Just twenty percent of the members in any group or social system own eighty percent of the assets, indicative that scale indicates a growing concentration of power. The top 2,000 companies employ and influences a million people in the modern world, says author David Rothkopf. With cross-ownership and networking in all circles - business, military, religion, and the Internet among them - a few succeed, but the majority of participants within any given system are marginal.
And power has grown more and more concentrated. Some of you may be familiar with the works of the Italian economist, Wilfredo Pareto, who came up with, at the turn of the century, 80-20 Rule. The 80-20 Rule is wonderful because it applies to everything. It applies to dog racing. 20% of the dogs win 80% of the races. And it applies to rabbit breeding, if any of you championship rabbit breeders, some of you over there are championship rabbit breeders. 20% of the rabbits win 80% of the championship or something like that and it's reductive. Within the 20-80 Rule, there's another 20-80 Rule. And so there's a growing concentration of power and that works in the world. The top 2,000 companies have 70 million employees. Those employees probably have 300 or 400 million dependents, so the CEOs and boards of those companies have direct influence over the lives of four, 500 million people. There are probably another half a billion people who are suppliers or distributors for those companies. That's a billion people who are influenced by those 2,000 people or the boards and the power structure each of these companies varies. But that's a lot of concentration of power particularly consider than in a planet of 6,000 people, or 6 billion people. I live on my own planet. It's called the 'Planet Superclass' and there are only 6,000 people and I'll take you there. Just bear with me here. But I'm on a planet of 6 billion people. Half of those people live on $2 a day, never heard a dial tone. They're not even in the game. Another billion live on a couple of bucks a day. More than that, poverty or something a little bit better than that; really struggling. There are only a couple of billion people on the planet who have anything like a descent living and they report to 2,000 CEOs or their lives or their health care plans or where they're working or what assets are being allocated to them go those people. And it's a very, very tightly-knit group even beyond that. If you take the five largest companies in the world, you take their boards and their CEOs and their key managers, it's about 70 people. Those 70 people are on the boards or in the management of another 150 or so of the world's largest companies and 25 of the biggest universities. So there's a lot of cross-ownership and networking that's going on within these groups and that feeds the concentration as well, but you see the concentration everywhere. You see it in military power. There are a couple of hundred countries in the world, but there are only 30 or 40 with weapons of mass destruction. There are only 20 with missile capability. There are only eight or nine with nuclear capability. There are only three with a thousand planes in their Air Force. But there's only one that can actually wage a global war, only one that can really wage a war in space. And that one country spends as much money on defense as all the other countries in the world put together. And the alliance, that is the principal alliance of that one country, NATO, spends 85% of the money that's spent on defense on the planet and all 10 of the world's largest defense contractors reside within NATO. So military power is highly concentrated. No wonder that there are very few modern wars, but it exists in other areas too. In religion, it exist. There are 4,300 religions on the planet Earth. Of the 4,300 religions, there are only 20 with a million members or more. There are only two with a billion members or more. Now, that suggest that as scale plays a bigger and bigger role and we've seen technology play a dual role in all of these and we can come back to it, there's a democratizing function of technology. But it's not always democratizing. Some people use technology to build global networks, build global reach, have greater global influence and even in the case of the Internet. If you take Google and Microsoft and Yahoo! and MySpace, it's about 96% of Internet traffic in the United States through four or five big corporations. So there is even within this concentration. And also, by the way, a classic place to see the 80-20 Rule is blogs and other places where we thought there would be a lot of innovation. What happens is a few succeed and the rest are marginal. Not unimportant, but marginal. And so we have to see that they are both democratizing forces on all of these. And there are amplify, centralizing global networking forces associated with it to play to the benefit of those that have a concentrated power.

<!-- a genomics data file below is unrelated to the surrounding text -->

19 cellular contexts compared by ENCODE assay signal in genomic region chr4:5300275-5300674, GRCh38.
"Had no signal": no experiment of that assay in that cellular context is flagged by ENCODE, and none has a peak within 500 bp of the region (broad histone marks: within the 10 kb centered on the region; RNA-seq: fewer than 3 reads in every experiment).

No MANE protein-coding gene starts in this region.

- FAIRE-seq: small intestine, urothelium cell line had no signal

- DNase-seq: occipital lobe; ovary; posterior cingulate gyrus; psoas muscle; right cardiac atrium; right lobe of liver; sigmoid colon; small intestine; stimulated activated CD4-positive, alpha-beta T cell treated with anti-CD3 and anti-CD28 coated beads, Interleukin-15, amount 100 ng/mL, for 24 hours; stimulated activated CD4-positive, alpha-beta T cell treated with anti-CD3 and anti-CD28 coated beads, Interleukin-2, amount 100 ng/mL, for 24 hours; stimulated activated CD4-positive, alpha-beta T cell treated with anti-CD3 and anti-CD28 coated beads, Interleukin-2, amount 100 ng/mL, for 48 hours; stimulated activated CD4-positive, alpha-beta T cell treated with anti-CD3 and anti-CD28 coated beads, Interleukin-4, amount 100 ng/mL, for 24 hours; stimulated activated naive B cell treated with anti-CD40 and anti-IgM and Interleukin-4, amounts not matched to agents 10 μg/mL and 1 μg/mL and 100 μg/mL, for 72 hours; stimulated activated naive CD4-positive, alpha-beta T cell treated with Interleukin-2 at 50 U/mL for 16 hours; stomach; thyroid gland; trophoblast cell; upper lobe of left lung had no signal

David Rothkopf from Garten Rothkopf lectures on Entrepreneurship for Stanford University students, April 16, 2008. David Rothkopf is the President and CEO of Garten Rothkopf, an international advisory firm specializing in emerging market investment and risk management services. A major focus of Garten Rothkopf's work is on new trends in Asia and Latin America, and the growth of alternative energy. In this Stanford lecture, he talks about european advances in green energy, t he 80/20 rule and the powerful alignment of interests.
- Entrepreneurial Thought Leader Speaker Series
- Stanford University's Entrepreneurship Corner (ecorner)
Original Course Name: Entrepreneurial Thought Leader Speaker Series